its rated capacity.
• (c) Formulas for the determination of load factors for major steam
propulsion vessels may be found in SNAME T&R Bulletin 3-11, "Marine
Steam power Plant Heat Balance Practices", Section 3.2.15.
The load analysis documents
• (e) A single load factor for group loads may be assigned if they meet one
of the following criteria:
• (1) Two or more loads operate with a definite relationship to each other
(e.g., heating and air conditioning);
• (ii) When the relationship described in (i) above is not clear, but is known
to exist (e.g., galley equipment);
• (iii) When low power loads in the same space can be assigned roughly the
same load factors (e.g., radios and electronics).
• (f) Known load use data should always be used in lieu of demand factors,
if available.
• (g) Power conversions and their efficiency should be considered (e.g.
power factors, transformers, semiconductor controlled rectifiers (SCR's).
Due to efficiency below 1.0, apparent connected loads may be increased
due to the conversion equipment).
The load analysis documents
• (h) Loads that are provided individual factors in the analysis should not be
additionally assigned a group factor, and vice versa (e.g., 0.3 (individual
factor) x 0.4 (group factor) 0.12 (final factor) (either 0.3 or 0.4 could be
used, but not 0.12)).
• (i) Factors of zero (0) are assigned to equipment that is seldom used.
• (j) Factors of 0.9 and 1.0 are used where motors operate at full load for an
extended period of time.
• (k) Any standby or duplicate units should be listed and assigned a factor of
zero unless they are continuously idling. The primary unit should be
assigned an appropriate factor, e.g., Steering pump #1, d.f.=0.9; Steering
pump #2, d.f.=0.0 (Stby).
• (1) The development of standard load factors for given classes of vessels is
encouraged, as time and experience permit.
• (m) Large equipment -- unusually large loads, as compared to the
generating capacity -- should be assigned appropriate factors assuming that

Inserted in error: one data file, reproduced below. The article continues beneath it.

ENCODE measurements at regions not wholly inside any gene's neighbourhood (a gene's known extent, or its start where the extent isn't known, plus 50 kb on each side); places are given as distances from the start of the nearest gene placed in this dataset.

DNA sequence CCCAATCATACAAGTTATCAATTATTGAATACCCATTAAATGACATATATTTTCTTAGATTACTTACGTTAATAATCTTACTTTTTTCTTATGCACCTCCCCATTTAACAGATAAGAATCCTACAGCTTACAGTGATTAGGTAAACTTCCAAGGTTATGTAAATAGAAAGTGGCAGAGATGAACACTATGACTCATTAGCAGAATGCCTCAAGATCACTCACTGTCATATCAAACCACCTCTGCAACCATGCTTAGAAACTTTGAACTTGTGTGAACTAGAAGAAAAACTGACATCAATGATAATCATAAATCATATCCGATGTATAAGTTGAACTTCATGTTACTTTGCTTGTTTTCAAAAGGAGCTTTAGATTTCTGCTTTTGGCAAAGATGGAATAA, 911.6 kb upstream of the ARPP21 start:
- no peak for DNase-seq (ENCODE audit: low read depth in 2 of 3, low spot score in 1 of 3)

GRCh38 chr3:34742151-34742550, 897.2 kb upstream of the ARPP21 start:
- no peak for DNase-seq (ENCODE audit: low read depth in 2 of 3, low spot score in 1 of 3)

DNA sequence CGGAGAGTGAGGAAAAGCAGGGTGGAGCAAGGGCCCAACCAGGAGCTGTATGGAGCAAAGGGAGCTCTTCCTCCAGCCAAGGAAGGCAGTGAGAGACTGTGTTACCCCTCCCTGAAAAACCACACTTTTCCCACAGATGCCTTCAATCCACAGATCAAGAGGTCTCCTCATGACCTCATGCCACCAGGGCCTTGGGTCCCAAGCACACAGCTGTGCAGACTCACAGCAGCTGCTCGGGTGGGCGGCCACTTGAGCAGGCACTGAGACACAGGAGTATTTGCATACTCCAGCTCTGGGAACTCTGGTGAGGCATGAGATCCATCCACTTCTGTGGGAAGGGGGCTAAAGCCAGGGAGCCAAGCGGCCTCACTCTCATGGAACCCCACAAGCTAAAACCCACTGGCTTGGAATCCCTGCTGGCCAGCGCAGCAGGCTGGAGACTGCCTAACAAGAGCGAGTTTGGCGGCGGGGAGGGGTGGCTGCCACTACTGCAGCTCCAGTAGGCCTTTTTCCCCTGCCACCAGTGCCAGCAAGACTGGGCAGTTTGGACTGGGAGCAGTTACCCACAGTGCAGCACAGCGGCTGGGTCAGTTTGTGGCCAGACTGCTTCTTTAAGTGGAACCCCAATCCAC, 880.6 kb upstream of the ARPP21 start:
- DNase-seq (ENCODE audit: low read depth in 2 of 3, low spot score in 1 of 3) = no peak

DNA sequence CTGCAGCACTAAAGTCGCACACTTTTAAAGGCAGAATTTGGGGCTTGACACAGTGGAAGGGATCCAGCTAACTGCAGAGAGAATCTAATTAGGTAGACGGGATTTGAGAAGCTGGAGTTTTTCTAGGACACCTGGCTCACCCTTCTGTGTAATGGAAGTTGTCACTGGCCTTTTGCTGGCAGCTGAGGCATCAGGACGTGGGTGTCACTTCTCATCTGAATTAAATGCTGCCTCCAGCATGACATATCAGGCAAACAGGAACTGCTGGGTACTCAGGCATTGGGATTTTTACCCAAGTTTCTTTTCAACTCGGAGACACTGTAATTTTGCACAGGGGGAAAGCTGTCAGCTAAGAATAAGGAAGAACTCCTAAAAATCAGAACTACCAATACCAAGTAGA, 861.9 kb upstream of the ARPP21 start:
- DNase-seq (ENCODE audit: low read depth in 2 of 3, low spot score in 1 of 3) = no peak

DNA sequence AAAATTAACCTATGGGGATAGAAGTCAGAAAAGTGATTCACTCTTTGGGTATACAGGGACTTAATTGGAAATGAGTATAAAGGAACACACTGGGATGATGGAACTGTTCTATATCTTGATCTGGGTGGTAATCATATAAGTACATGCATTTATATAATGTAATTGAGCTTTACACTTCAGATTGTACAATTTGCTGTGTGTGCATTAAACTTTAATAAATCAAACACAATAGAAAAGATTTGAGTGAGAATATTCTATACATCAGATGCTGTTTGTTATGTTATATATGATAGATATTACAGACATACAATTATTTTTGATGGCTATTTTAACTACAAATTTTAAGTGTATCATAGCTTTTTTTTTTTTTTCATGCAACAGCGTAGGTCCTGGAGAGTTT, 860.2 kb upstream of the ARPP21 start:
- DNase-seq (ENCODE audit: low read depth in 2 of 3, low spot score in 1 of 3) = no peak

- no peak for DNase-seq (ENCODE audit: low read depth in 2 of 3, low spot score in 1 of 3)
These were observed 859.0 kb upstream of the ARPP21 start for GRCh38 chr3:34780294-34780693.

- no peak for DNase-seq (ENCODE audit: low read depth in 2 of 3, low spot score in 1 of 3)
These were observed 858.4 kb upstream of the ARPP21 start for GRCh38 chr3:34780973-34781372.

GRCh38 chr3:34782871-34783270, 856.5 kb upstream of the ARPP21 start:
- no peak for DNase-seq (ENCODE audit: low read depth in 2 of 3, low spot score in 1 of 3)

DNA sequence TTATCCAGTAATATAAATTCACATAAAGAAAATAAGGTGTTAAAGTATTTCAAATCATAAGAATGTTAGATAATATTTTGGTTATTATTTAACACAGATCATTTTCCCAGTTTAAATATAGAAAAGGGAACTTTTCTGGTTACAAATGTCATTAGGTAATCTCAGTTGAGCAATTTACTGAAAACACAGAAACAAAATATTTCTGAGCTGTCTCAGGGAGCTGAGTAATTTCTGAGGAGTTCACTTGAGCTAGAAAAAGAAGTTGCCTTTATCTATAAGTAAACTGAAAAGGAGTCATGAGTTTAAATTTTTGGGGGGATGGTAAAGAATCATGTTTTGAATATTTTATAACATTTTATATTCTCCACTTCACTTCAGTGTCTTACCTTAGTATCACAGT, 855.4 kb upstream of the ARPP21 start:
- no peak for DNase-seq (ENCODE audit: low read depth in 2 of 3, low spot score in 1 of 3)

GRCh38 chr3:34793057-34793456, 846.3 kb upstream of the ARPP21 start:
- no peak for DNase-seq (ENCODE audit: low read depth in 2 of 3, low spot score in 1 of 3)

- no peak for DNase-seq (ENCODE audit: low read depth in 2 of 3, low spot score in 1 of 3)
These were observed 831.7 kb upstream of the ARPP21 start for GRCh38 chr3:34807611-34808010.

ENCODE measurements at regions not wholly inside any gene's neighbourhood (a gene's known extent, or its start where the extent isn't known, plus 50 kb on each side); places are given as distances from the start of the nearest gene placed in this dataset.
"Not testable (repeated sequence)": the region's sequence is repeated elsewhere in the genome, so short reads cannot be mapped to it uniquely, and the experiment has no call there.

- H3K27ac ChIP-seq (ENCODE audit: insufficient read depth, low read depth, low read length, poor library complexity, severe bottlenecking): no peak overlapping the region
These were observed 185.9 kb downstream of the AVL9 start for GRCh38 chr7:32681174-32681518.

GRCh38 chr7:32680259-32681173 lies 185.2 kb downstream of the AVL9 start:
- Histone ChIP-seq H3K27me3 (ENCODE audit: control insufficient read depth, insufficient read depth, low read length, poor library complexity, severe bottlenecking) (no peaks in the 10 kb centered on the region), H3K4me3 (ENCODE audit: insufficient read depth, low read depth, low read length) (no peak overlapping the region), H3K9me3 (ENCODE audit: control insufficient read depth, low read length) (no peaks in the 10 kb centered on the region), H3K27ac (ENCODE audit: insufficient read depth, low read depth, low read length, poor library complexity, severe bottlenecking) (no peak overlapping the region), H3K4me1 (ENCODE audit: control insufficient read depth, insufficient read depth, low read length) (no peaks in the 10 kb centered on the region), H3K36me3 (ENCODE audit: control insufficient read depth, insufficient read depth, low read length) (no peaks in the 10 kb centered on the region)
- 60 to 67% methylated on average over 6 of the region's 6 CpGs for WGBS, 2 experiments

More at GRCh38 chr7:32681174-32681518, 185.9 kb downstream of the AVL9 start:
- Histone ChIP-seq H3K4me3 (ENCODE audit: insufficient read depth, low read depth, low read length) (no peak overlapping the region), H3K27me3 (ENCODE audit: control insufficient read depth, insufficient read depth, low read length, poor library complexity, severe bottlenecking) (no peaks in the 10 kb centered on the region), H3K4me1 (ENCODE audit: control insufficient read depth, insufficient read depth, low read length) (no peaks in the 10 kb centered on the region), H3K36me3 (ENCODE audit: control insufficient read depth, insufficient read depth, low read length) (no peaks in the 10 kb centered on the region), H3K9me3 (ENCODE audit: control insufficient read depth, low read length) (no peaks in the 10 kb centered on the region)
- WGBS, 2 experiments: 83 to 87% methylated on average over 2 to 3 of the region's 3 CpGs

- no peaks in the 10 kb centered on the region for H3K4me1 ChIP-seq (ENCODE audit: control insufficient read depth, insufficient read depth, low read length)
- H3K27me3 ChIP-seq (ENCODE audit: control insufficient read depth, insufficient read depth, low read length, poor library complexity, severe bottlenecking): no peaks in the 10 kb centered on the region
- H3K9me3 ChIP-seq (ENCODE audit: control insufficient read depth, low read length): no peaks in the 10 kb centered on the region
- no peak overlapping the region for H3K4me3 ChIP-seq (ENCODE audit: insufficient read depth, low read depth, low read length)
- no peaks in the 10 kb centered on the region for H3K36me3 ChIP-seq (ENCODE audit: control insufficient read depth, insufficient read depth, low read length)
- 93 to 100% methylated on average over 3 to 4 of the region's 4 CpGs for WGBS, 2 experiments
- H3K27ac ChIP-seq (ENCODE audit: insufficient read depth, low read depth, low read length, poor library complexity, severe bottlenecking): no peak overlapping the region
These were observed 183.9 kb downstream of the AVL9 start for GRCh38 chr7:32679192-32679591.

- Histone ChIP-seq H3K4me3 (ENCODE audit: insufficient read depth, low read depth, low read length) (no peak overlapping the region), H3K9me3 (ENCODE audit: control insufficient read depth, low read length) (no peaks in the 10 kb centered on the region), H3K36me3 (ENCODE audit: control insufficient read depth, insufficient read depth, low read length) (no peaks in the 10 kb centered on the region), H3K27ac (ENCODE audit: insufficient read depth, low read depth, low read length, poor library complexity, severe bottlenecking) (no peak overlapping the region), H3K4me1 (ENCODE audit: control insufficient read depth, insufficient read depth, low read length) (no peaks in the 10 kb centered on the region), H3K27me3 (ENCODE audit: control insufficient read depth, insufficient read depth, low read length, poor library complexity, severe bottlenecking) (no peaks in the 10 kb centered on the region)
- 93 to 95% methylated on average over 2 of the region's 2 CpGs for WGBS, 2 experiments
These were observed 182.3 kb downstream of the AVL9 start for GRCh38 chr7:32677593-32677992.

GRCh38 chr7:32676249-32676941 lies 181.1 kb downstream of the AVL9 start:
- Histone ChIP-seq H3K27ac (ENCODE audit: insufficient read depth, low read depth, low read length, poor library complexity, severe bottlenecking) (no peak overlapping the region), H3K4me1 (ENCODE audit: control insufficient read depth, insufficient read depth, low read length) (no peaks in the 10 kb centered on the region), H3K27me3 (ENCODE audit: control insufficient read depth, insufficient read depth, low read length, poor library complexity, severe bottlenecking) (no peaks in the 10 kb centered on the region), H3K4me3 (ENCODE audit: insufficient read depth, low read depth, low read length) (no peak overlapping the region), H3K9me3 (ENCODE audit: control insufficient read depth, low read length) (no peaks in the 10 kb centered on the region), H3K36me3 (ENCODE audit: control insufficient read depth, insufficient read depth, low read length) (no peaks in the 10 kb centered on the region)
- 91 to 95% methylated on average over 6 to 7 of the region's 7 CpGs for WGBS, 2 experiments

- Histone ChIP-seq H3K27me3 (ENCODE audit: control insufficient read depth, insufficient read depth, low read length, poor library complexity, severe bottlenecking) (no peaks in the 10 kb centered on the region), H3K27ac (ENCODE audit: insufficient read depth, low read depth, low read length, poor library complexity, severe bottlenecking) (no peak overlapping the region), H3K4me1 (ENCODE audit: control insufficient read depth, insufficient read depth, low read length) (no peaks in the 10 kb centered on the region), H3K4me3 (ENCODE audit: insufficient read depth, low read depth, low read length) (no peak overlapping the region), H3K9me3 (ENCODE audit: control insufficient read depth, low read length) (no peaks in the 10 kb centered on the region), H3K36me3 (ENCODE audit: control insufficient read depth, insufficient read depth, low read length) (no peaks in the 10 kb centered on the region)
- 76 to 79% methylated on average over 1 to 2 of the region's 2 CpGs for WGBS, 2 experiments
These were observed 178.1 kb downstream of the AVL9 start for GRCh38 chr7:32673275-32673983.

other non-essential loads are not operated simultaneously.
The load analysis documents
• n) The load analysis should show that the generating plant is adequate to simultaneously carry
the loads vital to the survival of the vessel in an emergency such as fire or flooding. These
loads should include:
• (i) Steering;
• (ii) Vital propulsion auxiliaries;
• (iii) Ventilation;
• (iv) Communications;
• (v) Fire pumps;
• (vi) Alarms;
• (vii) Bilge pumps;
• (viii) Emergency lighting;
• (ix) Radar; and
• (z) Controls.
• (o) For unmanned machinery spaces, remotely operated emergency loads, such as bridge
started fire pumps should be assigned a load factor of 1.0.
• (p) Automatically started equipment should be provided a load factor of 1.0 without regard for
spinning reserve.
• (q) Special functional operations of the vessel, such as underway replenishment (a Military
Sealift Command (MSC) Ship), dredging (a hopper dredge), and at-rig offloading (an offshore
supply vessel) do not require one generator in reserve. Normal at sea operations such as cargo
cooling (refrigerated ships) and liquid cargo recirculation (offshore supply vessels) do require
one ship's service generator in reserve.
Electric Generating Capacity
To simplify, these calculations help in determining the needed service factor
for different kind of equipments and usage: